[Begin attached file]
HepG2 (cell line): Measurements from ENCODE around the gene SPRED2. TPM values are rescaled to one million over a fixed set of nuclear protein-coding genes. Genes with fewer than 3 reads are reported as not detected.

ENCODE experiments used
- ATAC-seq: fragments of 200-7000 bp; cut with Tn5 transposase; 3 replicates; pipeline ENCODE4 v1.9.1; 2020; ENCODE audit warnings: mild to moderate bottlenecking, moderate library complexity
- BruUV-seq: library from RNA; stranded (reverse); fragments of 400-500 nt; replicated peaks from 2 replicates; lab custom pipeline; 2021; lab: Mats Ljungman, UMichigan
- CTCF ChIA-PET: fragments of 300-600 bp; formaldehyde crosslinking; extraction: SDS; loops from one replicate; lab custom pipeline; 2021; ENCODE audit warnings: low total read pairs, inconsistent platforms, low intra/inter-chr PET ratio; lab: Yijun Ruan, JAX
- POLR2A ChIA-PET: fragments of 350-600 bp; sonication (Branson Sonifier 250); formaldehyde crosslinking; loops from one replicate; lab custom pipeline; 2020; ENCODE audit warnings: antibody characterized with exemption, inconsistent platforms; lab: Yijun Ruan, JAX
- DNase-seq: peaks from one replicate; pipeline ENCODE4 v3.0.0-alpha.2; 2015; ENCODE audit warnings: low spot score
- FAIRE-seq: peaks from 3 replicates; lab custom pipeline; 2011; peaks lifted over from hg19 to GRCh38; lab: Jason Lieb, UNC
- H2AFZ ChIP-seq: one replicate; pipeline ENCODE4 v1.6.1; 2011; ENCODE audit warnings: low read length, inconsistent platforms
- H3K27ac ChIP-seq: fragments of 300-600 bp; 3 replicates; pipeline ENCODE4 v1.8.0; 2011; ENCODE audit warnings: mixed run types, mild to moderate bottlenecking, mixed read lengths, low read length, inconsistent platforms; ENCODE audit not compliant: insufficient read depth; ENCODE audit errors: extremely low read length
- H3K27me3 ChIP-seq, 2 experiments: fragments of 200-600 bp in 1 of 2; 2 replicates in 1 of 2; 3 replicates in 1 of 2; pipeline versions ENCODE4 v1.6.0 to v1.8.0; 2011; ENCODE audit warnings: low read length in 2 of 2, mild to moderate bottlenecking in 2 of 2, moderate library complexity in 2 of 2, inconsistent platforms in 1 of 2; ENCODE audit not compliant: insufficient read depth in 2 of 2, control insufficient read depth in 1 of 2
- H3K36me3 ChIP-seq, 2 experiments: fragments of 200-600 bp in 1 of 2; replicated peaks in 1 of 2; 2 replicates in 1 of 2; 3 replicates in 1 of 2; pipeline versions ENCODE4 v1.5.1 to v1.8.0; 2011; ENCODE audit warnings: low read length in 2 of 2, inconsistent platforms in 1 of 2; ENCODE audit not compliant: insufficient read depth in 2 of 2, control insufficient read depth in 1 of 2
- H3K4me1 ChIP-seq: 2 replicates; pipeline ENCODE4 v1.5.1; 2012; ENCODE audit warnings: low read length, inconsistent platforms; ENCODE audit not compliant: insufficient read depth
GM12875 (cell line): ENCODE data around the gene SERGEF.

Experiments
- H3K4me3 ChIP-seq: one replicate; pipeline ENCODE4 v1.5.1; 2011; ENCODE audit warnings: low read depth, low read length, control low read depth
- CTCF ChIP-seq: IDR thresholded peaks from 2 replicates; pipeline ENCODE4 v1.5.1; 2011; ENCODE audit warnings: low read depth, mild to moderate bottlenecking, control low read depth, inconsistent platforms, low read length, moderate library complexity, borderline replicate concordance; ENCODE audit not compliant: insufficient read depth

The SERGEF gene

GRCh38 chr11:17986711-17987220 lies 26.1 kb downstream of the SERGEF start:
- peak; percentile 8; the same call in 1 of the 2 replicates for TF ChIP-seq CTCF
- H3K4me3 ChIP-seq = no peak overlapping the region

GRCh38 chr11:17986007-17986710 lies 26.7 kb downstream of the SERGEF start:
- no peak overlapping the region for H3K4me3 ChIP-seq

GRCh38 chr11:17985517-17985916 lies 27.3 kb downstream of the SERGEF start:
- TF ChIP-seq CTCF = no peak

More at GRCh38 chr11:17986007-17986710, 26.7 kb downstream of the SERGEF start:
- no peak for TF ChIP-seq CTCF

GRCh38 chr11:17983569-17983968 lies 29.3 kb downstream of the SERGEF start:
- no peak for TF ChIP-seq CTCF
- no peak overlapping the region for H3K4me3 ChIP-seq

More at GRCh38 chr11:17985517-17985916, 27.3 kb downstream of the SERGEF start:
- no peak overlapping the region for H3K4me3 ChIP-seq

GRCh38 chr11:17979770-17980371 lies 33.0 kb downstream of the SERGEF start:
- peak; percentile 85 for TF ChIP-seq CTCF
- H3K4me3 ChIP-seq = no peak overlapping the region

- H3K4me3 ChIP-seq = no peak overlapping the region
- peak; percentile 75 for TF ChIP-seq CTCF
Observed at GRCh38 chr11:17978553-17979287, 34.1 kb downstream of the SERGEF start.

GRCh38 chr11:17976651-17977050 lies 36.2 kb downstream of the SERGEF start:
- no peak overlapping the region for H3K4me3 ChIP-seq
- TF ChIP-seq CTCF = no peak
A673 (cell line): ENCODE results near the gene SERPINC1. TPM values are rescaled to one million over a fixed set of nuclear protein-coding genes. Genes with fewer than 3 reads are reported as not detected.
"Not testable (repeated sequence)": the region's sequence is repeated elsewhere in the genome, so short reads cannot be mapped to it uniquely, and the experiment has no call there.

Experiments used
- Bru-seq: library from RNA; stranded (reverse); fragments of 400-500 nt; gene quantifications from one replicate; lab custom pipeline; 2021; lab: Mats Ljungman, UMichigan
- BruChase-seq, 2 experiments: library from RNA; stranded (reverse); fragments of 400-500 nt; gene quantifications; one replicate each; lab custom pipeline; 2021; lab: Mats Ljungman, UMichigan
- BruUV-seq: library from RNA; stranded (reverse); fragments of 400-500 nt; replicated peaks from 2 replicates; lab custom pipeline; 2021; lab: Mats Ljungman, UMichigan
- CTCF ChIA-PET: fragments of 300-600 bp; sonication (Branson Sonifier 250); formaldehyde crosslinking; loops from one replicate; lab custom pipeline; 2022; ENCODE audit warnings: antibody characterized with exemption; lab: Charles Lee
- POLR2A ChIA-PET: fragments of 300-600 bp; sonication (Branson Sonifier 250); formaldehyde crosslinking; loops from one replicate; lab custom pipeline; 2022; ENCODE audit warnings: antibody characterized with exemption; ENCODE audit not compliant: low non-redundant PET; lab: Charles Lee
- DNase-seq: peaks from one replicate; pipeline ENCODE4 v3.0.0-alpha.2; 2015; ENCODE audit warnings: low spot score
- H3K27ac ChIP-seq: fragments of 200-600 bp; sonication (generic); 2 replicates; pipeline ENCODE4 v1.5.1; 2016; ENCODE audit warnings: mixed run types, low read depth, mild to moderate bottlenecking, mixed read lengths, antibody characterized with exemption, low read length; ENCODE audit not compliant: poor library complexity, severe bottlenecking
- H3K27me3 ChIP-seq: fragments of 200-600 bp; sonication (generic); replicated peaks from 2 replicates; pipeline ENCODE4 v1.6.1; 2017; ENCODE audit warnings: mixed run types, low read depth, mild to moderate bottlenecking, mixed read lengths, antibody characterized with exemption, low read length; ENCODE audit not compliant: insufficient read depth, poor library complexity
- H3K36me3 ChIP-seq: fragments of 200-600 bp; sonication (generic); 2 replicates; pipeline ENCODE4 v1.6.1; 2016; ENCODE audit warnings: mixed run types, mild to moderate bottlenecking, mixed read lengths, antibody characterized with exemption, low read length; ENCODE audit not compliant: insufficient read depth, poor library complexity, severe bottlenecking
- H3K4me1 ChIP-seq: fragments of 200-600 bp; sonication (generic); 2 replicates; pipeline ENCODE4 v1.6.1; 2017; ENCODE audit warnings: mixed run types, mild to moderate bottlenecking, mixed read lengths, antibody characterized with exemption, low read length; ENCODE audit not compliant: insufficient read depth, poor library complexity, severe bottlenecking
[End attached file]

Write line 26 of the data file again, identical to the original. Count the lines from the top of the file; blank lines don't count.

More at GRCh38 chr11:17986007-17986710, 26.7 kb downstream of the SERGEF start: